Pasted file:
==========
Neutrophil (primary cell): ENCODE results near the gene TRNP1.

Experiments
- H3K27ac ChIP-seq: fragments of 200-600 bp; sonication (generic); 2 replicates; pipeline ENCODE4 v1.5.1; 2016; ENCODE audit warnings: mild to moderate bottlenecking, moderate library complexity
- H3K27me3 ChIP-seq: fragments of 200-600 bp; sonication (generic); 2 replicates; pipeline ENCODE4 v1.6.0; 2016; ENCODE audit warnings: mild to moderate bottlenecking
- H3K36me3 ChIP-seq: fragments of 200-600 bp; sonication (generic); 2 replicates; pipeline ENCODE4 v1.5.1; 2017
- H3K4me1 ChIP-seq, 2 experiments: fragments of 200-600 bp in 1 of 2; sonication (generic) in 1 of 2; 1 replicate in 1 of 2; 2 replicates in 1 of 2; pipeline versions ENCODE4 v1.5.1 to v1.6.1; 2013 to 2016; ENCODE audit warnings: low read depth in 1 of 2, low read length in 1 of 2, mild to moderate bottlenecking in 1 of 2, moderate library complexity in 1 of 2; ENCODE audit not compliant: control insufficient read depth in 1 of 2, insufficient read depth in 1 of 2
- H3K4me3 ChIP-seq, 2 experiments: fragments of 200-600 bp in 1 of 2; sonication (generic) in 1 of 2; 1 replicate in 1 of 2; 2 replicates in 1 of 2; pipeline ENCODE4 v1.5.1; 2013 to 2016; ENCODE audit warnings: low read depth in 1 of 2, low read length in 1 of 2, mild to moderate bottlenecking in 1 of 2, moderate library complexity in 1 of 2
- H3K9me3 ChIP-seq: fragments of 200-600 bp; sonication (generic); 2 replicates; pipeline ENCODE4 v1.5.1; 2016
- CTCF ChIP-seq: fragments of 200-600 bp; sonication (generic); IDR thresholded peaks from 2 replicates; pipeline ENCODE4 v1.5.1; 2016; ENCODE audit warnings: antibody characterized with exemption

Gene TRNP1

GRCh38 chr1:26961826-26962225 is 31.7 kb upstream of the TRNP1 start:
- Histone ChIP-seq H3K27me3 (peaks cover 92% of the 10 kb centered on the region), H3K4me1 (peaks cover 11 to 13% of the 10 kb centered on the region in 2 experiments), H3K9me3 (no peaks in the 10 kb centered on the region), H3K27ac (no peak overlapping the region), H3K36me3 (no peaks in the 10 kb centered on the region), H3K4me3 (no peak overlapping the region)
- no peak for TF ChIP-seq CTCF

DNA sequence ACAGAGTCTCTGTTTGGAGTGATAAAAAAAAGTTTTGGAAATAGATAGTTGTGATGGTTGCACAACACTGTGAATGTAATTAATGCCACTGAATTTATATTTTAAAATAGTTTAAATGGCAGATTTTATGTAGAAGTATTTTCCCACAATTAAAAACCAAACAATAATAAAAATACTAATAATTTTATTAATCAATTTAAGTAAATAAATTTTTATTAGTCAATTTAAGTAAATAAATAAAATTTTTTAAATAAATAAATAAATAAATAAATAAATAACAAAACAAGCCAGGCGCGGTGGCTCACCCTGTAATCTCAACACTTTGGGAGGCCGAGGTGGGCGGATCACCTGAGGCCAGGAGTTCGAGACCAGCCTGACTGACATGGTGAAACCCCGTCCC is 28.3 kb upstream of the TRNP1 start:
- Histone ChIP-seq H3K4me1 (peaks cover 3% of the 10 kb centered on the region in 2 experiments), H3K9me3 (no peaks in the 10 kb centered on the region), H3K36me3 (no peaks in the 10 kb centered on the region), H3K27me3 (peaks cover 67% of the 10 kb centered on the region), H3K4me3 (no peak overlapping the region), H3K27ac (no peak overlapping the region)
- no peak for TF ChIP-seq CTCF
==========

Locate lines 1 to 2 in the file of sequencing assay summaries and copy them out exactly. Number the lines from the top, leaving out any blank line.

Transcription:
Neutrophil (primary cell): ENCODE results near the gene TRNP1.

Experiments